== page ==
Economics, to remain relevant, needs to incorporate different ideas into the way it values natural resources, especially non-renewable natural resources and renewable natural resources that have long or vulnerable replacement cycles.

Simple market dogma, in this crucial area, is woefully insufficient and has led us to this critical juncture. Inevitably, this means government intervention. For instance the grand banks, once the richest cod fishing grounds in the world, still have no cod. Was this an instance of market failure?

Instead of taxation on labour/income, which I believe should be abolished, resources could be taxed instead. Taxation levels are more or less arbitrary now; and hellish complex (I know, I am a CPA/CA). Taxing resources will be much easier, cheaper and simpler.

Florian Kren March 20, 2009 at 3:03 am

@Taras
Currently it looks as though Irak is a victory, the goal was to replace a hostile regime, which had some tendencies to help islamistic terrorists, with a democratic appearing regime, that fights against islamistic terrorists. And currently there is such a government in Irak.
So such wars are not necessarily not winnable by force.
And if afghanistan the war is not difficult to win because its against drug trafficking individuals, but because a neighboring state offers to some extent a safe haven to the islamistic terrorists.

@Peter
You should understand, why such wars are easier to win. The reason is, that states are more dangerous enemies, not 19 guys with box cutter, who under lucky circumstances can kill 3000 of you’re citizens, but millions of soldiers with tanks, planes and warships who could kill millions of you’re citizens.

For this reason one is ready to use vastly more force to achieve the goal and accepts far larger own and enemy civilian and military casualties.

Just compare what the enemy was threatened with, today the terrorists are threatened with having the country invaded and turned into a democracy with constitution and a somewhat free and prosperous economy.
Japan got a different message, what their fate would be if they didn’t surrender: “The alternative for Japan is prompt and utter destruction.” And this was no empty thread.

Today a NATO-Commander who suggests to kill drug traffickers runs into problems, while back then a commander who build copies of streets in berlin to test how the city could be set aflame got a monument.

So what i think is that, if the war on terror would have been fought with the same disregard for human life as WW2, then it would have been won in a matter of a few years at most.

An example for this is chetchenia, russian forces defeated there islamistic terrorists and they were able to defeat them, not because they have a better army than the US, but because they have lower moral standards.

This is therefore important to understand, because the US politicians are perfectly aware, that their moral standards limit their ability to win the war, if they hear to often, that the war cannot be won, they will one day decide, that its time to lower moral standards even further and that has to be avoided.

The difference is caused by

Haas March 20, 2009 at 3:13 am

@ Saildog- I can’t believe you would want to increase taxation on natural resources so that you could (increase?) food and other resources?what kind of solution is that??? taxing anything means it will decrease in quantity…since your basic logic here is flawed your argument fails…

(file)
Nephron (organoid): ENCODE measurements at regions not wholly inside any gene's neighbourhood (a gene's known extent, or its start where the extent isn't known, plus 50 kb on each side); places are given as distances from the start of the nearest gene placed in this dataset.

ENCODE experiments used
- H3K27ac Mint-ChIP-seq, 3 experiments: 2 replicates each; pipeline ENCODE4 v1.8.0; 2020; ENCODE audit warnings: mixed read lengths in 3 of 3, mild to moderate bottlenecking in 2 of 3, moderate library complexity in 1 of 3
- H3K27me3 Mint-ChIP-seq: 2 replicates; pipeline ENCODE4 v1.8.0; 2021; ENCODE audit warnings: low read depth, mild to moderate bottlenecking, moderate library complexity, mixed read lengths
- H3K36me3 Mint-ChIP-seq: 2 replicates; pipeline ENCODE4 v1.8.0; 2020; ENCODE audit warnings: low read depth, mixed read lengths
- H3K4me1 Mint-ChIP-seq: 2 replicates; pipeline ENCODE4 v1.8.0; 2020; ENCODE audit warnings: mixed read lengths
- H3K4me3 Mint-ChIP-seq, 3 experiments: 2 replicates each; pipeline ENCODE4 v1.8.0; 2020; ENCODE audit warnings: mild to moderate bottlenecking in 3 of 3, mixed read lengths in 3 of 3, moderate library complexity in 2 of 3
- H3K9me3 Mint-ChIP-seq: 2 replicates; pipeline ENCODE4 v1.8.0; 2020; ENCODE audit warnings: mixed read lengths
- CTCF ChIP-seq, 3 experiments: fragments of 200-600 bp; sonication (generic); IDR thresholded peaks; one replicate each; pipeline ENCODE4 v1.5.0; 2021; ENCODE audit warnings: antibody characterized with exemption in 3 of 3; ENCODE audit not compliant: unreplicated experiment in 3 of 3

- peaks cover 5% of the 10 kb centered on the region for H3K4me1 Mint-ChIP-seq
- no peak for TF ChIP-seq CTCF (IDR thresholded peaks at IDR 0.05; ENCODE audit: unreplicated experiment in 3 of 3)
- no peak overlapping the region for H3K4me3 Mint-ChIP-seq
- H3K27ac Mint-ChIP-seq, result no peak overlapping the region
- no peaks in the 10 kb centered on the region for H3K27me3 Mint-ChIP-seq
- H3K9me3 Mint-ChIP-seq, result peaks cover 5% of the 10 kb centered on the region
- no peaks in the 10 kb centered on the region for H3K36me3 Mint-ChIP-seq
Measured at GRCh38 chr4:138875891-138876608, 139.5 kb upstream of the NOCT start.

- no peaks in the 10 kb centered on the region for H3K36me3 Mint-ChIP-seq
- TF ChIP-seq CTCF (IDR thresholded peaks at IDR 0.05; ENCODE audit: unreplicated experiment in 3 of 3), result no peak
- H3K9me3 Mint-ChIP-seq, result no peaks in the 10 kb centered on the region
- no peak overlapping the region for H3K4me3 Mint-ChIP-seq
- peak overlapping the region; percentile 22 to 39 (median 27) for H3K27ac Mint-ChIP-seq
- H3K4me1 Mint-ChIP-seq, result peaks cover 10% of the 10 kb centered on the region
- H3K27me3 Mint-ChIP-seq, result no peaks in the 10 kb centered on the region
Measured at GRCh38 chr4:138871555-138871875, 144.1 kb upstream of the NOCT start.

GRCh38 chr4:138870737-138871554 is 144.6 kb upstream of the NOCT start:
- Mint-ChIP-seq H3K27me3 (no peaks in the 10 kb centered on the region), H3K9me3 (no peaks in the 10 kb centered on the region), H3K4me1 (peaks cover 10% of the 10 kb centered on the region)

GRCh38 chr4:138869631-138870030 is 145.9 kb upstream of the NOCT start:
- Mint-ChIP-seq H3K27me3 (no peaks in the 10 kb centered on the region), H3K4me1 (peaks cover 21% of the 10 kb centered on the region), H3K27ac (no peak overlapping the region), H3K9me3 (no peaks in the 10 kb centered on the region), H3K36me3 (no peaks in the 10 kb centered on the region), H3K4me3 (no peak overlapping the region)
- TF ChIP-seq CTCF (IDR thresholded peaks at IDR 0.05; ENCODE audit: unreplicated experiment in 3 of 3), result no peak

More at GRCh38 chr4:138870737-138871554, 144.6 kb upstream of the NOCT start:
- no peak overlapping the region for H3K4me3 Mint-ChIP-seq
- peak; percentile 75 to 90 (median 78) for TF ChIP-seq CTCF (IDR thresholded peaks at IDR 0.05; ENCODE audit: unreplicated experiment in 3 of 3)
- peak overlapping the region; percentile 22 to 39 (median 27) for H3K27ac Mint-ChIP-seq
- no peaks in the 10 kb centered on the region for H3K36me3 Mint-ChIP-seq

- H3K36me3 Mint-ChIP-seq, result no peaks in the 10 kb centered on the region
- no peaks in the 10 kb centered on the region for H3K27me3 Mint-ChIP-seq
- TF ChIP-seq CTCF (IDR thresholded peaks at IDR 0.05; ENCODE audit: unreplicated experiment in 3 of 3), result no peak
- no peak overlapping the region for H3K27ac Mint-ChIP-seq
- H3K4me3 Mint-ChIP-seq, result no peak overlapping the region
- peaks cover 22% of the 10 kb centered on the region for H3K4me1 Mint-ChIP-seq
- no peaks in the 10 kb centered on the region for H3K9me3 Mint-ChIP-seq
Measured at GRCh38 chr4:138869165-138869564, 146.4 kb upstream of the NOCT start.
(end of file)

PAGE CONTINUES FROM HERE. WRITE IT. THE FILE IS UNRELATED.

You give the example :”For instance the grand banks, once the richest cod fishing grounds in the world, still have no cod. Was this an instance of market failure?”

If that is the view you take you obviously don’t come from an Austrian perspective… goodnight I have a party to go to.

Nate Y March 20, 2009 at 3:15 am

sailDog,

I think you are guilty of a confusion when you say “the problems of exponential growth in a linear world”. The world is not linear nor is it exponential. I believe you mean to say something like “humans tend to think in linear terms even when the phenomenon they are attempting to describe is exponential in growth. Exponential growth is typically counterintuitive to humans” This would be far more accurate would it not?

I’m going to assume you will agree.

Now that we have a clearer picture of the natural world, let’s take a look at this argument of yours:

“Economics, to remain relevant, needs to incorporate different ideas into the way it values natural resources, especially non-renewable natural resources and renewable natural resources that have long or vulnerable replacement cycles.”

Well, the most accurate and efficient method of determining the value of natural resources (indeed, of any and all resources) is the free market pricing mechanism articulated at length by Austrian economics. You rightly concern yourself with declining yields and stored grains. But certainly the answer to that problem is not to tax the items. All the taxes would do is discourage production. Why discourage production when the yields are already low?

Best thing to do would be to let the free market determine the prices (value) of resources.

Dick Fox March 20, 2009 at 2:50 pm

Sound economics, the study of production and distribution, explains the beauty of the market economy, is a great angle from which to appreciate the glory and humanity, and offers wonderful hope for the future. It is the joyous science.

Anthony,

I want to shout, “I AGREE!!”

I am so tired of economists who actually make economics the dismal science. Economics, especially the Classical schools: Austrians and supply siders, is the study of prosperity and wealth creation. Keynesianism and its offspring monetarism are definitely schools of the dismal science. Freedom makes the classical schools the joyous science.

Mikey,

I feel for you. Hopefully someone will kidnap you and deprogram you so that you can return to the real world. Don’t let the cults win man. Resist! Resist!!

Coury Ditch June 24, 2009 at 5:36 pm

Your last line inspired this:

“Let us spend our way out of debt, let us bomb our way out of terrorism, let us educate ourselves with deception, let us look for truth in liars — let us enslave ourselves for freedom.”

No. Let us be frugal, grateful, loving, and forgiving — that is all.

Coury Ditch June 24, 2009 at 6:02 pm

Mikey: HA! That was real good, laughed my ass off.

Anthony this post is great, thank you!

I have still been trying to express in words my newly found passion for economics. I am inextricably infatuated and I can’t figure out why?! haha.

There is also a wonderful quote by von Mises on the back of Bob Murphy’s Human Action Study Guide. I wish I could remember it. It expresses my passion once again in clear Misesian prose.